The proof of the pudding is in the eating. My cepes were savory, with rich tones of earth and wood. They were pan-seared to a light black, and as juicy as they should be. A sip of light, fruity red wine helped them go down in style. What a satisfactory start!
Our entrees came by not too long after we had wiped our plates clean.
The pan-fried steak of duck liver is a French countryside delicacy. Recipes vary from chef to chef, but basically the cook dips the raw duck liver in flour, pans both sides in oil for less than a minute (the steak may not be burned); then sets the pan-fried steak aside, throws away the oil, pour a bit of raspberry or balsamic vinegar in the pan, and reduces it; then adds a base and a nut of butter, and brings this sauce to a short boil. The sauce is then spread over the steak.
If prepared correctly with excellent ingredients, the steak of duck liver melts in your mouth. So much so you don't even have to chew it. Its refined taste can easily be overpowered, so it is served with light sides such as artichoke hearts, mango chutney, raisins and cooked apple slices, or dried plums.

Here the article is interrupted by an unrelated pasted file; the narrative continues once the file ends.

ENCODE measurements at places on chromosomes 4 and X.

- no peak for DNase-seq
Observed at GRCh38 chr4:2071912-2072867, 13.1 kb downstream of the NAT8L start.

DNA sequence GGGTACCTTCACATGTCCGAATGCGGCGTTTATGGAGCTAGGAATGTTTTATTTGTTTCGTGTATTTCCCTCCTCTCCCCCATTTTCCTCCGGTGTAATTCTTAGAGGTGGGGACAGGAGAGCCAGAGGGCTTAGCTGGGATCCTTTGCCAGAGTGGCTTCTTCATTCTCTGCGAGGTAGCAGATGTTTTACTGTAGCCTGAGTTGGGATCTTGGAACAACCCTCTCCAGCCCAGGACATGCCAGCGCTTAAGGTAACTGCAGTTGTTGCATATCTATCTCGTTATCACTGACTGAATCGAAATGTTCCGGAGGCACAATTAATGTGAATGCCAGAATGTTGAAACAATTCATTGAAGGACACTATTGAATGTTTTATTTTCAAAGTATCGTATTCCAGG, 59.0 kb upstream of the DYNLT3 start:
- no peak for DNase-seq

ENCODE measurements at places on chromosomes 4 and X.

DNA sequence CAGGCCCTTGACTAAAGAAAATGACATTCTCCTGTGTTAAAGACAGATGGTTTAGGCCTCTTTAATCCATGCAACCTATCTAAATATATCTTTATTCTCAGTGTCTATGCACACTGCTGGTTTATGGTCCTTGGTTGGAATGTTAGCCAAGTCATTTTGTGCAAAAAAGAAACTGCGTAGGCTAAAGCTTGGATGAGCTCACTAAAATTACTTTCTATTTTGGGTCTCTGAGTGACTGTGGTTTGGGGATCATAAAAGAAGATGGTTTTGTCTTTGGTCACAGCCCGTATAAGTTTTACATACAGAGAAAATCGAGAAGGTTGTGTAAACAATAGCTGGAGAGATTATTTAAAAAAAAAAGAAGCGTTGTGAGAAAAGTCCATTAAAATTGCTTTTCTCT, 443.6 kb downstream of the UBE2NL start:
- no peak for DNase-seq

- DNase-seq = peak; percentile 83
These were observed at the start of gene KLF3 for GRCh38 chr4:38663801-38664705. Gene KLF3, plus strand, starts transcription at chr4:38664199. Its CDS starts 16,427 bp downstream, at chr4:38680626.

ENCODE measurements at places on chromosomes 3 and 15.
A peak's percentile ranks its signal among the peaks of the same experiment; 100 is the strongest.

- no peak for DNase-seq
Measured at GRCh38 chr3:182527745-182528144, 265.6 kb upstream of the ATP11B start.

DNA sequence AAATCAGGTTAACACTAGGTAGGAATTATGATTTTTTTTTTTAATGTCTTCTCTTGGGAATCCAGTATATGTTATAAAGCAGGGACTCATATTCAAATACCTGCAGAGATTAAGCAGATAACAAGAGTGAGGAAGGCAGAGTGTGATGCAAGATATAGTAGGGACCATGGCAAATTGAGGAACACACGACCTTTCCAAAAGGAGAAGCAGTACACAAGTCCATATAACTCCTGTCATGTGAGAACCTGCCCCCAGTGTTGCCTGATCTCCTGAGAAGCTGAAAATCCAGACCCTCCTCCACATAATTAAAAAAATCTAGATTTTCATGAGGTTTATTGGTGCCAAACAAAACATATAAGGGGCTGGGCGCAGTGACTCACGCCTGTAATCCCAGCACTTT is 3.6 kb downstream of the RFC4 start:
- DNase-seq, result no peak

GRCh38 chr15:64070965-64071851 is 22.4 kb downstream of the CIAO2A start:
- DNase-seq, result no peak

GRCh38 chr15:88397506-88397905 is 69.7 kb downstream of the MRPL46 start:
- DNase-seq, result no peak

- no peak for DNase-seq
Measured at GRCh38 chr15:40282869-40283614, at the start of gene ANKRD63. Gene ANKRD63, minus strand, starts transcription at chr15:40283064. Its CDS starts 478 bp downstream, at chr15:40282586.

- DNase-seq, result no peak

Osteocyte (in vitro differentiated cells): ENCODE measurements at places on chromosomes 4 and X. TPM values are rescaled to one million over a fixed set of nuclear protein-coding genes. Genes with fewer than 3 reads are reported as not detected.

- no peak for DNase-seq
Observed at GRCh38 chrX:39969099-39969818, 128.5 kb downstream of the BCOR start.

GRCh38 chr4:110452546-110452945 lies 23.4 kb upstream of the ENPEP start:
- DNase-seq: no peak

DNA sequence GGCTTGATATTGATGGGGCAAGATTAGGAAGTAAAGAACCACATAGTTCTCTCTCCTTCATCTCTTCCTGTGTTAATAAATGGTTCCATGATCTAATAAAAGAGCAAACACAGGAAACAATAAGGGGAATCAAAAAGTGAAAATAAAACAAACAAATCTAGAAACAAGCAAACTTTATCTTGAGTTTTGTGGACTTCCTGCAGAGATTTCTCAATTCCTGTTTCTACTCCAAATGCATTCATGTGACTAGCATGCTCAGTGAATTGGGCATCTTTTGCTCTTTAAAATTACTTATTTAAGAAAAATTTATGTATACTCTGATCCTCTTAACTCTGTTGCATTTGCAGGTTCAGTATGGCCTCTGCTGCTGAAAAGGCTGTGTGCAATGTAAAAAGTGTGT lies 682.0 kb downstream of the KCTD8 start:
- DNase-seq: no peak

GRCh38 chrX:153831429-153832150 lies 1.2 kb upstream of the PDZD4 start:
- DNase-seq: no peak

Tante Alice's chef has a very good hand, and her fried steak of duck liver lived up to expectations. Its taste was delicate, and it melted on the tongue with no chewy parts. The Chinon was a good choice to accompany it. Some people will prefer a white wine such as a Gewrtztraminer (a wine from Alsace), a Loupiac or a Sauternes (Southwest and Bordeaux wines, respectively).
Dessert and check please
To end up this satisfying meal on a cool note, I ordered 3 scoops of vanilla and coffee ice cream. The menu describes the vanilla and coffee flavors in such terms your curiosity cannot but be titillated. I was not to be disappointed: the coffee really tasted like coffee (not like licorice), and the vanilla had a very rich natural flavor. I had a double espresso to top it off.
The check came to about 35 per person ($43), wine included. For such an evening feat, this price was very reasonable. The after-meal was perfect, no digestion problem. The products were fresh, and both our hostesses granted us the right amount of attention during the meal.
Chez Tante Alice is a restaurant I can recommend without any second thought.
Chez Tante Alice
31-33 rue du Chteau d'Eau
Tel: 33 (0)1 42 40 62 34
Lunch and dinner
How To Eat Well In Paris
By: Jed Segal About the Author Learn about shade tolerant plants and periwinkle plant at the Types Of Plants site. (ArticlesBase SC #2882474)